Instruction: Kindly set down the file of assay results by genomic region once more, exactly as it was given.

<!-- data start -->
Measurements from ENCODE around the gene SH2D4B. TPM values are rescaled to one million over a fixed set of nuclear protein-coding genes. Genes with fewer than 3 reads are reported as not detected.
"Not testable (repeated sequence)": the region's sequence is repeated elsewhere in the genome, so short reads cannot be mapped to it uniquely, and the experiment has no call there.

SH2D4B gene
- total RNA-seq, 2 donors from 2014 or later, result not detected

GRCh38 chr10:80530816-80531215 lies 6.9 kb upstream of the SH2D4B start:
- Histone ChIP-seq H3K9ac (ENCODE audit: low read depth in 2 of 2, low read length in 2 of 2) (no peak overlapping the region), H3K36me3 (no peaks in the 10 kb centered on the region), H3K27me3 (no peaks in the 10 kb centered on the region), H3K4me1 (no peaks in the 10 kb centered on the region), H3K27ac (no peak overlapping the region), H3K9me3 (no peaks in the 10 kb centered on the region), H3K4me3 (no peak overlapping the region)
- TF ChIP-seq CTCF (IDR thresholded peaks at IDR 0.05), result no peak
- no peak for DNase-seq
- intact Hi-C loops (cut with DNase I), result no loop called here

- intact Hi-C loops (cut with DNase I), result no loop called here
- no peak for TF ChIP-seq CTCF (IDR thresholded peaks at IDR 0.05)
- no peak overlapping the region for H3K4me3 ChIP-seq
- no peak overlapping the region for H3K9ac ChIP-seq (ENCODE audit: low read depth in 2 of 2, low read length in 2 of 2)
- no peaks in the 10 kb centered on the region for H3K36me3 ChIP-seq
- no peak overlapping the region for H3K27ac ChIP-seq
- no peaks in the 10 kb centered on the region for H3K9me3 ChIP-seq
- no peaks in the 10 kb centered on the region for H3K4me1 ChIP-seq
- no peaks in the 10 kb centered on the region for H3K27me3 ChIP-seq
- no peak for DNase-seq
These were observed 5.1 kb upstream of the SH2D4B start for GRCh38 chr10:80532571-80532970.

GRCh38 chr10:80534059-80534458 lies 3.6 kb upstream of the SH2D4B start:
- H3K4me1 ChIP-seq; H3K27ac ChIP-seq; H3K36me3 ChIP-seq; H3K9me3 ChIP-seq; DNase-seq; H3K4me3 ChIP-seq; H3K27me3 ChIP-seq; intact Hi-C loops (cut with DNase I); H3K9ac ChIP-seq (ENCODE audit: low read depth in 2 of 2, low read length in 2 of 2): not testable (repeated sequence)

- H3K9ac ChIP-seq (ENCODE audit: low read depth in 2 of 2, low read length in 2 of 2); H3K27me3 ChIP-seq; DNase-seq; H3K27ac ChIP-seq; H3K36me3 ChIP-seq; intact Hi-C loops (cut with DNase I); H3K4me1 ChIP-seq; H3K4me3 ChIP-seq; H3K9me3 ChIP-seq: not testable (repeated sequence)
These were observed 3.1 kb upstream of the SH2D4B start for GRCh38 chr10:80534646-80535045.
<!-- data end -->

Measurements from ENCODE around the gene SH2D4B. TPM values are rescaled to one million over a fixed set of nuclear protein-coding genes. Genes with fewer than 3 reads are reported as not detected.
"Not testable (repeated sequence)": the region's sequence is repeated elsewhere in the genome, so short reads cannot be mapped to it uniquely, and the experiment has no call there.

SH2D4B gene
- total RNA-seq, 2 donors from 2014 or later, result not detected

GRCh38 chr10:80530816-80531215 lies 6.9 kb upstream of the SH2D4B start:
- Histone ChIP-seq H3K9ac (ENCODE audit: low read depth in 2 of 2, low read length in 2 of 2) (no peak overlapping the region), H3K36me3 (no peaks in the 10 kb centered on the region), H3K27me3 (no peaks in the 10 kb centered on the region), H3K4me1 (no peaks in the 10 kb centered on the region), H3K27ac (no peak overlapping the region), H3K9me3 (no peaks in the 10 kb centered on the region), H3K4me3 (no peak overlapping the region)
- TF ChIP-seq CTCF (IDR thresholded peaks at IDR 0.05), result no peak
- no peak for DNase-seq
- intact Hi-C loops (cut with DNase I), result no loop called here

- intact Hi-C loops (cut with DNase I), result no loop called here
- no peak for TF ChIP-seq CTCF (IDR thresholded peaks at IDR 0.05)
- no peak overlapping the region for H3K4me3 ChIP-seq
- no peak overlapping the region for H3K9ac ChIP-seq (ENCODE audit: low read depth in 2 of 2, low read length in 2 of 2)
- no peaks in the 10 kb centered on the region for H3K36me3 ChIP-seq
- no peak overlapping the region for H3K27ac ChIP-seq
- no peaks in the 10 kb centered on the region for H3K9me3 ChIP-seq
- no peaks in the 10 kb centered on the region for H3K4me1 ChIP-seq
- no peaks in the 10 kb centered on the region for H3K27me3 ChIP-seq
- no peak for DNase-seq
These were observed 5.1 kb upstream of the SH2D4B start for GRCh38 chr10:80532571-80532970.

GRCh38 chr10:80534059-80534458 lies 3.6 kb upstream of the SH2D4B start:
- H3K4me1 ChIP-seq; H3K27ac ChIP-seq; H3K36me3 ChIP-seq; H3K9me3 ChIP-seq; DNase-seq; H3K4me3 ChIP-seq; H3K27me3 ChIP-seq; intact Hi-C loops (cut with DNase I); H3K9ac ChIP-seq (ENCODE audit: low read depth in 2 of 2, low read length in 2 of 2): not testable (repeated sequence)

- H3K9ac ChIP-seq (ENCODE audit: low read depth in 2 of 2, low read length in 2 of 2); H3K27me3 ChIP-seq; DNase-seq; H3K27ac ChIP-seq; H3K36me3 ChIP-seq; intact Hi-C loops (cut with DNase I); H3K4me1 ChIP-seq; H3K4me3 ChIP-seq; H3K9me3 ChIP-seq: not testable (repeated sequence)
These were observed 3.1 kb upstream of the SH2D4B start for GRCh38 chr10:80534646-80535045.